Expect to pay quite a premium for Prius Plug-in motoring over what you'd have to find over the conventional version of that car. Approach purchase expecting to have to shell out a sum in the region of £30,000 to £35,000 and you won't be too far out. This assumes that the government Plug-in Car Grant of £4,500 has been subtracted from the initially off-putting total asking price. Still, at least the car will me very well equipped for that kind of money, with nearly all the executive toys you would want. We particularly like the clever gas injection heat pump automatic air conditioning system - a world first. This set-up is capable of heating the cabin without having to start the engine, even when external temperatures drop as low as -10??C. This minimises the impact heating the car's interior has on the EV driving range. The heat pump is far more efficient than engine heating or high-power electric water heaters, being able to warm the interior efficiently using heat absorbed from the outside air. The gas injection mechanism mounted on the pump gives the system its ability to operate even when outside temperatures are low.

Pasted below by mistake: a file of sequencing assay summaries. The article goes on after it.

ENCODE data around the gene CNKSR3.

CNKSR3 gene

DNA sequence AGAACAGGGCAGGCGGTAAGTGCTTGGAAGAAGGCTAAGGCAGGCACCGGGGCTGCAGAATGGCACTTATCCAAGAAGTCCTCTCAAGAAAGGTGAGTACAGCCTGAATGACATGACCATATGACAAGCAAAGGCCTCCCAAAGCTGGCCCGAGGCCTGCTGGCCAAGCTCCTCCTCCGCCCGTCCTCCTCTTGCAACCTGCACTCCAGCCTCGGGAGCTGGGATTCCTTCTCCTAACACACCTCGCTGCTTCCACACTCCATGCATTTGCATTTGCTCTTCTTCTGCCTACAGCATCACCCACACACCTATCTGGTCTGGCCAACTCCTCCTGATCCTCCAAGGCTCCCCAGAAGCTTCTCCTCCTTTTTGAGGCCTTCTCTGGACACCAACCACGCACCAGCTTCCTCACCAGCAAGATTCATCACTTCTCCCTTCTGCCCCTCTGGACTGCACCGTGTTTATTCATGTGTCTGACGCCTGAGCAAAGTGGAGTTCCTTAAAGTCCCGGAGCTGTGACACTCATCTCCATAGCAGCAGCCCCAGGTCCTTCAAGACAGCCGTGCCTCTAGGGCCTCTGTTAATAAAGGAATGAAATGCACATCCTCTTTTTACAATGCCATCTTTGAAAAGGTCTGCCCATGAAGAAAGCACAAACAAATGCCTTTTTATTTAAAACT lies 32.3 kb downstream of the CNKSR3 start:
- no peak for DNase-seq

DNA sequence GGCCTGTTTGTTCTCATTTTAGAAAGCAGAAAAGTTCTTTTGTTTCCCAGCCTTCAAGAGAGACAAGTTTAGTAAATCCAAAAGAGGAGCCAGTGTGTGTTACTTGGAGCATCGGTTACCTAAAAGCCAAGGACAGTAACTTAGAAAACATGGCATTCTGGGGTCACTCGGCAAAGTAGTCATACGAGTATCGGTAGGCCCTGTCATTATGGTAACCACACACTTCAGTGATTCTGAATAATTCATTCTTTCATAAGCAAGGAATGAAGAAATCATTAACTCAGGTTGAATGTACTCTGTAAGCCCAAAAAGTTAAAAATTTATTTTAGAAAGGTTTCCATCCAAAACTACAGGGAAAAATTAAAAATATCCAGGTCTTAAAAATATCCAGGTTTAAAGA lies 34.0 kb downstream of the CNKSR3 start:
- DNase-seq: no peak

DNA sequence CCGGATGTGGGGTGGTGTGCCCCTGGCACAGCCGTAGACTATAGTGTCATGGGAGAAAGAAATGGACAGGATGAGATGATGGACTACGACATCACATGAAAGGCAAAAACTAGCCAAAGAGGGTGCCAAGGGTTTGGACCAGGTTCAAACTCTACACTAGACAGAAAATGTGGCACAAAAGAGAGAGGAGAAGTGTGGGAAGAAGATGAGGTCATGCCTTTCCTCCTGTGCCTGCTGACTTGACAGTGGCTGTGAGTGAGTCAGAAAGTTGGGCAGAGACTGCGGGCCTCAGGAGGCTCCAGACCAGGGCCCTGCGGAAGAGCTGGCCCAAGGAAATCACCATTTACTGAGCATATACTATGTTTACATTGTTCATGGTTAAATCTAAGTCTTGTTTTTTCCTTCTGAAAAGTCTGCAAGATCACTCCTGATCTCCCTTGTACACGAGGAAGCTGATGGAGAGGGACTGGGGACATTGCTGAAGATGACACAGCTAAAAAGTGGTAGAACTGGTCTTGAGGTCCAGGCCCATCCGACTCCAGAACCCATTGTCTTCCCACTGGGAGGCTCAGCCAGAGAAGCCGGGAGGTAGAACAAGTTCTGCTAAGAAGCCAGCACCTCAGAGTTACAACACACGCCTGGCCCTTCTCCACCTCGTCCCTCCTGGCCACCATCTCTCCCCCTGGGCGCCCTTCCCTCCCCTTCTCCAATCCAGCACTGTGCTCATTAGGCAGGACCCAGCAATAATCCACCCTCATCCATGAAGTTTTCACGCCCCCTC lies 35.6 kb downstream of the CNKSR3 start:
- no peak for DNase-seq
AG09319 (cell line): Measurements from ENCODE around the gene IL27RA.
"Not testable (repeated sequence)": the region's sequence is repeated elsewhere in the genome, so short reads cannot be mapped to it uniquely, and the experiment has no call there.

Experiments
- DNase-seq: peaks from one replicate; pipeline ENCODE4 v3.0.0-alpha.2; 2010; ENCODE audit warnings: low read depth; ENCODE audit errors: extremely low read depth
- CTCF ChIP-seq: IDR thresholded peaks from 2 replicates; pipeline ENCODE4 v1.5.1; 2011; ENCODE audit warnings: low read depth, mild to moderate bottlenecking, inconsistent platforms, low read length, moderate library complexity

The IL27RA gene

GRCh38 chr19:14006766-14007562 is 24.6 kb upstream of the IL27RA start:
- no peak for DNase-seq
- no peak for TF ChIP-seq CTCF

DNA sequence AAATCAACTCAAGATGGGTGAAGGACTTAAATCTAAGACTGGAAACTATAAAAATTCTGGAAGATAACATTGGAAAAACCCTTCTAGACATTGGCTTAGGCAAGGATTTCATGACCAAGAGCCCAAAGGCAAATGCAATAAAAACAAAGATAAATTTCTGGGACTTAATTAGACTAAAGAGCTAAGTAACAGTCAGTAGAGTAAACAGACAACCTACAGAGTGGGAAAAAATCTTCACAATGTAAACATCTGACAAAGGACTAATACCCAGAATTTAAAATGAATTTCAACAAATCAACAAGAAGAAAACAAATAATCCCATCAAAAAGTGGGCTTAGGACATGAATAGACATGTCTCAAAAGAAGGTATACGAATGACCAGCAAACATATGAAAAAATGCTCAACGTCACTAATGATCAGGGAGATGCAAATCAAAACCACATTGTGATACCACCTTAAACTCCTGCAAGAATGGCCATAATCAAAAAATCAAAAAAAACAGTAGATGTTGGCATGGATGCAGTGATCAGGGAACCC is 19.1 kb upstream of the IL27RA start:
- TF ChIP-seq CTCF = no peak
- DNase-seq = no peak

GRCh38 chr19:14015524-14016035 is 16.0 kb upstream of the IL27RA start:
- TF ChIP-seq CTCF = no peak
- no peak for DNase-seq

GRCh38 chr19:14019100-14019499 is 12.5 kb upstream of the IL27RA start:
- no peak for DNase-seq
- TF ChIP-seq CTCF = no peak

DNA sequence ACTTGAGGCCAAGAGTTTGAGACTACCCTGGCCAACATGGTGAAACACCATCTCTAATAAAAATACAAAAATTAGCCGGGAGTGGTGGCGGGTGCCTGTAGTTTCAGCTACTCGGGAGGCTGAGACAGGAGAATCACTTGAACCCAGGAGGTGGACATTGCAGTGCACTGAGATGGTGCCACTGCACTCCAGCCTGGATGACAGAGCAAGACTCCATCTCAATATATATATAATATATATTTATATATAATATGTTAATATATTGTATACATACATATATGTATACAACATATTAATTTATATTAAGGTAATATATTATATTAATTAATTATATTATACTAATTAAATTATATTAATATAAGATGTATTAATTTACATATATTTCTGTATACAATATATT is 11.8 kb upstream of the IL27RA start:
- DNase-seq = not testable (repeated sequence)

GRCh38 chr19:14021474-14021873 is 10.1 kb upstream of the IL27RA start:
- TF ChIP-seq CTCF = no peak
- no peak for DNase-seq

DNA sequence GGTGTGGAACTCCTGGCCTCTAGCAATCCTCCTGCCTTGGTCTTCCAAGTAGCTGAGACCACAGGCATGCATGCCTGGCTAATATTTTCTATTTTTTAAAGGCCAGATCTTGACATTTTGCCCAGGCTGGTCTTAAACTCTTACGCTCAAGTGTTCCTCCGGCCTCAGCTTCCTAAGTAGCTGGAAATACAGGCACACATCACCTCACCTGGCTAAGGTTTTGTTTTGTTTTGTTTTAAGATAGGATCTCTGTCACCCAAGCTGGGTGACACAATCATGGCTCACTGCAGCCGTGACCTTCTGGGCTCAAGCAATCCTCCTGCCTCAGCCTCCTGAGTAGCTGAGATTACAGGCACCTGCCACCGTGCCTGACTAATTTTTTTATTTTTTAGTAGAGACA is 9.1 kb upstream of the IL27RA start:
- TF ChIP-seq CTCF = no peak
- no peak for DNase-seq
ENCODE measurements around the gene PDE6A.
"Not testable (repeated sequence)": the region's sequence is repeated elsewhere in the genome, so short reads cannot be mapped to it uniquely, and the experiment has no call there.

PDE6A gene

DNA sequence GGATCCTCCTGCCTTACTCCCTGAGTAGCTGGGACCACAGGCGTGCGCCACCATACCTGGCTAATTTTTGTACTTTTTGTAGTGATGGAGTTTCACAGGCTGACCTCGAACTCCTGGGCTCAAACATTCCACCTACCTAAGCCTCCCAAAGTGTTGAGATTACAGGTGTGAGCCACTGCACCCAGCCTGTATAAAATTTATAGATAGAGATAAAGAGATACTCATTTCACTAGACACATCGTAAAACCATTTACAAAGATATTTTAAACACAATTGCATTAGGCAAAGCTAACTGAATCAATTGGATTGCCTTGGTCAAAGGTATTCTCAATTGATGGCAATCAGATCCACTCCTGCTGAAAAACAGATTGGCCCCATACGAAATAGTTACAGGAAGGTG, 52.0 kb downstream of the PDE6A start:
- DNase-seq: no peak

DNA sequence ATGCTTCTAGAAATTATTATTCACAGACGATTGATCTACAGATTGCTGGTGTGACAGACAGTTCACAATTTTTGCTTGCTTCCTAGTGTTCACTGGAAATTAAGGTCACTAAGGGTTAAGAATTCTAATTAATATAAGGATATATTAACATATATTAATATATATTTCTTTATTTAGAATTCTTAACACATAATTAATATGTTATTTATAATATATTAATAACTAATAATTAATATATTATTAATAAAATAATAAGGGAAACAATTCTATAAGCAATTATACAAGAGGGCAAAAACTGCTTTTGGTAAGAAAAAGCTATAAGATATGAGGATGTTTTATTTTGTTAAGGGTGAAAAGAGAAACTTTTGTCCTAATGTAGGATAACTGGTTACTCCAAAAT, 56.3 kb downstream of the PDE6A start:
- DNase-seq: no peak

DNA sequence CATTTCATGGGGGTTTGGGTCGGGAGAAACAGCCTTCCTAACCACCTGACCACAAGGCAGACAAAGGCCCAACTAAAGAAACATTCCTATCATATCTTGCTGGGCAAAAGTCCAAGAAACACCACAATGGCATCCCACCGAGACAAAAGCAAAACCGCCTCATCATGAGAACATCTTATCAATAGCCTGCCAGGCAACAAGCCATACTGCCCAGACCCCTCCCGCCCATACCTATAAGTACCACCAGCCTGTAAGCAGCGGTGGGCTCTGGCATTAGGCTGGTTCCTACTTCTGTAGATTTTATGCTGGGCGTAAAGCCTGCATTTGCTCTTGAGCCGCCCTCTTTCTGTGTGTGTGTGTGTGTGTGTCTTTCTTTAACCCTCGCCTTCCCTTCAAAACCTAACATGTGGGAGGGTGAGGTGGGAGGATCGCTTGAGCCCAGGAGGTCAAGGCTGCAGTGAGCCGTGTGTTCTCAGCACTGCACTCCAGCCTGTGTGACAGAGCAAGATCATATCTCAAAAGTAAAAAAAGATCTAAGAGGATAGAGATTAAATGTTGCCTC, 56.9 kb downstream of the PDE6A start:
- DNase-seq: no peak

Cost of Ownership